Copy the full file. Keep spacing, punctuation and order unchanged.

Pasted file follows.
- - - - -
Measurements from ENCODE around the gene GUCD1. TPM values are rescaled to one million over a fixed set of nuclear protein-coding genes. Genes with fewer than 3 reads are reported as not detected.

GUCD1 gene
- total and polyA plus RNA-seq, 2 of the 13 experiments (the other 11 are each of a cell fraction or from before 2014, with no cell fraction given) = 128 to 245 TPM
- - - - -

Measurements from ENCODE around the gene GUCD1. TPM values are rescaled to one million over a fixed set of nuclear protein-coding genes. Genes with fewer than 3 reads are reported as not detected.

GUCD1 gene
- total and polyA plus RNA-seq, 2 of the 13 experiments (the other 11 are each of a cell fraction or from before 2014, with no cell fraction given) = 128 to 245 TPM